L'Abbe Francois Piquet founded Ogdensburg on the Feast of the Presentation of the Blessed Virgin in the temple, November 21, 1748. He called his mission La Présentation. On the feast of the Blessed Trinity, June 1, 1749, he said the first Solemn Mass on the spot where now stands Notre Dame, the largest Church in the Diocese of Ogdensburg. Thus, 268 years ago began the long and honorable history that saw the development and flourishing of Notre Dame Church.
In 1858 the French Canadians petitioned Rt. Rev. John McClosky, Bishop of Albany for a pastor.
Rev. Mr. LeMercier was appointed in 1858 but it was not until spring of 1859 that he took charge of his parish. Upon his arrival in Ogdensburg, Fr. LeMercier found no house, no church and no money to buy a lot or build a church. He found only two hundred poor French Canadian families. About the middle of April 1859 he rented what is now called Eagle Hall where he said Mass until a more suitable place could be bought. The opportunity came in the old Ford Mansion, the most pretentious building in town, which had been idle for some time. The trustees at that time entered into a contract of purchase on July 9, 1859. Father LeMercier, anxious to hasten the building of the church, went through Canada and the United States collecting money. Through these funds and the contributions of his parishioners, he was able to finish the exterior of his church, with the exception of the tower and sacristy.
Notre Dame Church was organized in 1859 and was first incorporated as a Religious Corporation in that year under the title of: THE TRUSTEES OF THE CHURCH OF NOTRE DAME DE LA VICTOIRE OR OGDENSBURG. Notre Dame was incorporated a second time in the year 1868 under the newer incorporation laws of New York State which had been passed in 1863. The new title is as follows: THE CHURCH OF NOTRE DAME DE VICTORAIRE OGDENSBURG. No one knows the origin of this curious misspelling of "Victoraire", but the title remains the same today.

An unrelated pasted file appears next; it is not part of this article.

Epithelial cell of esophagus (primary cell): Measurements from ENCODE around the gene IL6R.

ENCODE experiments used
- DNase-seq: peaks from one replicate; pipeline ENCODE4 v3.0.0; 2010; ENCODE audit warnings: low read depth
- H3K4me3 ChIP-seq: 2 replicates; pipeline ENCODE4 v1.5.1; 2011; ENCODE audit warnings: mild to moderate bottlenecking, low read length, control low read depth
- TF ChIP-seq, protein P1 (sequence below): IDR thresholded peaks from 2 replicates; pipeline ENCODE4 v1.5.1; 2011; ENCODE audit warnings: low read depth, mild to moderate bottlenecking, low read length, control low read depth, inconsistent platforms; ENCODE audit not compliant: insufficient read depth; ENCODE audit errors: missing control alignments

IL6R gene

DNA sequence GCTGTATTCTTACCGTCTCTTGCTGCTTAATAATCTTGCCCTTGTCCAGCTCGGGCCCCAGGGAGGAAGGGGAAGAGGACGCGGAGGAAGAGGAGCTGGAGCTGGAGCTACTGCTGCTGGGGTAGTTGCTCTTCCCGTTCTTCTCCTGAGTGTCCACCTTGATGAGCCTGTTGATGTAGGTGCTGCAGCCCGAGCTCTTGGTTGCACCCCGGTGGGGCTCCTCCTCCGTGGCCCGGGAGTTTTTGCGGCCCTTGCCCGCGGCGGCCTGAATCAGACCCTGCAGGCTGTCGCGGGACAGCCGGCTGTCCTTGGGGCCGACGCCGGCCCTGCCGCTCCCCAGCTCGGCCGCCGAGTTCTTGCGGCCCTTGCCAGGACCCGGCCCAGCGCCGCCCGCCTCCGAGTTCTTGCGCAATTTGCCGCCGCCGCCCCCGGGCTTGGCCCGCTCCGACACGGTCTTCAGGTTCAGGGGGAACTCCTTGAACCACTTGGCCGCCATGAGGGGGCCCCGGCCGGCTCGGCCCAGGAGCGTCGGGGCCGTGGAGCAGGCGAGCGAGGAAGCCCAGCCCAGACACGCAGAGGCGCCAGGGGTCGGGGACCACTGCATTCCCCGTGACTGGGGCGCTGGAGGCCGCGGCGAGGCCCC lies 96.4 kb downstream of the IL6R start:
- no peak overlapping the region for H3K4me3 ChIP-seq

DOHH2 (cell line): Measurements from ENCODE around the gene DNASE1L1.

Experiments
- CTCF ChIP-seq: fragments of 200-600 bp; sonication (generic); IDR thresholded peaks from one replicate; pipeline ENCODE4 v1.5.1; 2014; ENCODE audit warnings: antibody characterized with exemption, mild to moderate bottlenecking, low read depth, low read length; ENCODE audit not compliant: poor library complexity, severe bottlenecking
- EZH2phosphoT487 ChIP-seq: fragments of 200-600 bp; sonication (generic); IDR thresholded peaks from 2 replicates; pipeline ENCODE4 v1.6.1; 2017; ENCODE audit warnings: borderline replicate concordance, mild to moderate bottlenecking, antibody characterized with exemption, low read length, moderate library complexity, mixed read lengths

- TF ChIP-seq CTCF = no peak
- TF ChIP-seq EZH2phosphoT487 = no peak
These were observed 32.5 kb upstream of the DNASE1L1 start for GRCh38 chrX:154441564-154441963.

On December 30, 1863 Father LeMercier died. From that date until October 1864, Notre Dame had no regular pastor. Father Renauld was pastor from October, 1864 until June, 1866. He was succeeded by Father Griffa who remained until the latter part of June, 1867. Father Charles Henry Jeanotte, the first French Canadian pastor of Notre Dame, followed immediately after Father Griffa. He built the frame tower on top of the brick one, two large sacristies and the main building of the rectory, which was started in the summer of 1867. Father Jeanotte resigned on April 1, 1877. Rev. Peter Omer LaRose, an assistant under Father Jeanotte, succeeded as pastor.
On January 27, 1885 the school lot, now the site of St. Peter's school, was bought and three days later transferred to Father P.O. LaRose who bought it with his own money and gave it to Notre Dame Church on April 23, 1909. Father LaRose completed the church in 1891 at a cost of $20,761.54. He enlarged the rectory and entered it October 3, 1894.
Holy Cross school was founded in May 1894. Father LaRose resigned as acting rector on May 1, 1916 and Rev. Walter Larocque was appointed administrator the same day. On July 2, 1918 Rev. P. S. Garand arrived from Clayton to take over as irremovable rector of Notre Dame with Ordinary jurisdiction. His first care was to visit every Catholic family belonging to his parish.
In the fall of 1920, October 18-23, a drive was organized to raise funds for the repair of all buildings. It brought in an amount of $26,957.02 of which $3,578.48 was used for expenses.
Again in 1926 all church buildings were repaired at a cost of $10,000.
In 1959, NOTRE DAME PARISH celebrated their hundredth anniversary. At that time, Monsignor Charbonneau was the church pastor. That year also saw the building of a new school on Mansion Avenue, presently known as St. Marguerite D'Youville Academy.
Since the centennial celebration, Notre Dame has witnessed growth and change. In 1988, Notre Dame Parish undertook the Notre Dame Heritage Project which was started to ensure preservation of the church buildings and to act as a reminder of Notre Dame's rich historical background.